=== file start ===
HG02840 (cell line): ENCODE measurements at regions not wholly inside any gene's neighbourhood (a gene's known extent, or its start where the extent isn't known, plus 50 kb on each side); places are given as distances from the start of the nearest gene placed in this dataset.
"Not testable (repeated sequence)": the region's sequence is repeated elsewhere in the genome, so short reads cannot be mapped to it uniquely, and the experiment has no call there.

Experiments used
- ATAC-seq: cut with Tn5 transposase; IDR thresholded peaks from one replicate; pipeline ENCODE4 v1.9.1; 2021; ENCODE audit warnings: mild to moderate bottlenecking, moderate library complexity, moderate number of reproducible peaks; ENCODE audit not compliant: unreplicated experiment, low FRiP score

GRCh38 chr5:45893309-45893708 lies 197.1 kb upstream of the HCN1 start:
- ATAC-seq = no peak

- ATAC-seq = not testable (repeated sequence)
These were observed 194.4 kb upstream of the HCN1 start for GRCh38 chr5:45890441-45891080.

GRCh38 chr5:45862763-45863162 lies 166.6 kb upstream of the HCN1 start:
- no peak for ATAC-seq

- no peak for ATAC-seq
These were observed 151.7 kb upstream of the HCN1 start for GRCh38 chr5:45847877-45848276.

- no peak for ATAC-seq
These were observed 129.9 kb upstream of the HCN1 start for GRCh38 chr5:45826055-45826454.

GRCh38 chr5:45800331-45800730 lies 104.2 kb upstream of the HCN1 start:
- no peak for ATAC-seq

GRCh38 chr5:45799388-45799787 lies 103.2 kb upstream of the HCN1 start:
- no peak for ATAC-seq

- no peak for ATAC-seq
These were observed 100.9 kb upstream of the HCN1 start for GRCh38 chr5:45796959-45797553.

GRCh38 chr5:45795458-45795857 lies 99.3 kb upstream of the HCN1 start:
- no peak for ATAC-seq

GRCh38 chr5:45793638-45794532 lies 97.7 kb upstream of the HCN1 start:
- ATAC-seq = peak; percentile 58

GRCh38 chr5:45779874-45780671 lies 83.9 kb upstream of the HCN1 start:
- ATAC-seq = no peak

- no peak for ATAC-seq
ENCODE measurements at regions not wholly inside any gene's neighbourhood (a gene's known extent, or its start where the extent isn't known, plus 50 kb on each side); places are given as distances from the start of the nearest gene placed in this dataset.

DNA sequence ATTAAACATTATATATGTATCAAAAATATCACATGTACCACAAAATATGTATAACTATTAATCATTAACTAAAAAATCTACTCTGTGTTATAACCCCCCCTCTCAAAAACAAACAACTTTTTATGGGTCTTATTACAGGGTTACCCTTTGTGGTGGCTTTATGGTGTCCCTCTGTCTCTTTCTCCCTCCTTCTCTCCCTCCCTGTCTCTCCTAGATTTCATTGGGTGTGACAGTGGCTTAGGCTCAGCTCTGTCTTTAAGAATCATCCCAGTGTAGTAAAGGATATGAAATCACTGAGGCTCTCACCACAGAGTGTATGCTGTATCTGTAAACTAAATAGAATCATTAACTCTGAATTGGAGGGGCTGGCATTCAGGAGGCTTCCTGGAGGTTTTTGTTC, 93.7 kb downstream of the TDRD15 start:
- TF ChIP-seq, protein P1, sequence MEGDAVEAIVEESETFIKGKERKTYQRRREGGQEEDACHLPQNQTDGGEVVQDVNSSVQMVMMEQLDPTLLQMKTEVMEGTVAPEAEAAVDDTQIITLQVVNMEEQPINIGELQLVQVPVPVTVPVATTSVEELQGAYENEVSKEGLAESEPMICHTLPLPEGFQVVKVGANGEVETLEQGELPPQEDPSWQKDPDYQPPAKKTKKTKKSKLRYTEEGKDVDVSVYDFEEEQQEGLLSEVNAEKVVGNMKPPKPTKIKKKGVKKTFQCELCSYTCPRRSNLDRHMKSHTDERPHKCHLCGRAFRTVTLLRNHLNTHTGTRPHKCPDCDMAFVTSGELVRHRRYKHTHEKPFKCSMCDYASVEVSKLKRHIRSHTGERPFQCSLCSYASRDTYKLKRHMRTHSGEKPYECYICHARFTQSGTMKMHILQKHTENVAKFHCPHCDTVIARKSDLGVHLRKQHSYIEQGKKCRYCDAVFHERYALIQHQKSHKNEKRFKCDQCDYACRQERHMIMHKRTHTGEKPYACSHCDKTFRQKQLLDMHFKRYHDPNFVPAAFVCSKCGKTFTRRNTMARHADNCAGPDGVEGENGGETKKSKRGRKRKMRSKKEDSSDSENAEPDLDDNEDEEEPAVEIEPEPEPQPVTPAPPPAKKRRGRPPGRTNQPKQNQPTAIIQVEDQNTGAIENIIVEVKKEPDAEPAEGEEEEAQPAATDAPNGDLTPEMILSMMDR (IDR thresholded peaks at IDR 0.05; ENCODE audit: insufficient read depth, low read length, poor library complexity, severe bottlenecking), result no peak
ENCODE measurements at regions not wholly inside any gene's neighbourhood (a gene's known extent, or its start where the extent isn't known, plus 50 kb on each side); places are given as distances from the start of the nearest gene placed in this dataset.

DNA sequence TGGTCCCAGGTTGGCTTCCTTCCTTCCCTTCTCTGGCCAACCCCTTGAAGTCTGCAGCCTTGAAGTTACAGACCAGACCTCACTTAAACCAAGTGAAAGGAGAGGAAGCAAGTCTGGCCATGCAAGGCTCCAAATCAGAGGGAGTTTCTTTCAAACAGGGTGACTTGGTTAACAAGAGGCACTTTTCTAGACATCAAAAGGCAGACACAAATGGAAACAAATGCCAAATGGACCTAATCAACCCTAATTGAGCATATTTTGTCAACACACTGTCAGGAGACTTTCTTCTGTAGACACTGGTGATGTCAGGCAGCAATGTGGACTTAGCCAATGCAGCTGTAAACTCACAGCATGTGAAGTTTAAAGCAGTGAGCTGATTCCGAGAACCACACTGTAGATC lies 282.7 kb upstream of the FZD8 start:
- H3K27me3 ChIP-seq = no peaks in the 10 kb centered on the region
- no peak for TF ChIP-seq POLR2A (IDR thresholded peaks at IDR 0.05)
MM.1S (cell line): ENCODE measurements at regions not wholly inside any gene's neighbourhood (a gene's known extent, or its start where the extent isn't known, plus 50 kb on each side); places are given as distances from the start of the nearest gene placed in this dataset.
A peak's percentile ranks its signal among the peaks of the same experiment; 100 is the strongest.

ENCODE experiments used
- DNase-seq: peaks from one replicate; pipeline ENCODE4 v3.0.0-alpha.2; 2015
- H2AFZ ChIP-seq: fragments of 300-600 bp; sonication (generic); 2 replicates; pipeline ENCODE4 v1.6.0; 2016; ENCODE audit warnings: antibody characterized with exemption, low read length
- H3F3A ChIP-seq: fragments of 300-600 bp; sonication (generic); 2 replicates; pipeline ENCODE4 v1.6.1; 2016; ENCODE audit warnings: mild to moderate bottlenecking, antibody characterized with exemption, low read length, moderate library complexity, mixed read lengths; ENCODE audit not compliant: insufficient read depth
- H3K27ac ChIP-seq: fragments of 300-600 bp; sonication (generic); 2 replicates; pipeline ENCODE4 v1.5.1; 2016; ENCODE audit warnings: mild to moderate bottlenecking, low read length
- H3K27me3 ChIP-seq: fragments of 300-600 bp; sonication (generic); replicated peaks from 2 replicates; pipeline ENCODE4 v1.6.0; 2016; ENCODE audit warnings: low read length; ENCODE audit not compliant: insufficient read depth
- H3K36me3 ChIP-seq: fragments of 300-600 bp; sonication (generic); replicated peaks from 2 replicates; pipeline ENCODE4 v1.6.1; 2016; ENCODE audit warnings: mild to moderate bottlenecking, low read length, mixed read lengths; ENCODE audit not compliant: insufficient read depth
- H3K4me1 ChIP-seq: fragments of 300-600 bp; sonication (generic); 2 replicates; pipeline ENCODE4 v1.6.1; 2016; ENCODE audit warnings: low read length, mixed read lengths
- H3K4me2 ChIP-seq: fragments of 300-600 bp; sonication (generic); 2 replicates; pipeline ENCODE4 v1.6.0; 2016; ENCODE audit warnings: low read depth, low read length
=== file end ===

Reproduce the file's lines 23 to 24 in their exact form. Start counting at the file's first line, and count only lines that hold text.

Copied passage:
GRCh38 chr5:45793638-45794532 lies 97.7 kb upstream of the HCN1 start:
- ATAC-seq = peak; percentile 58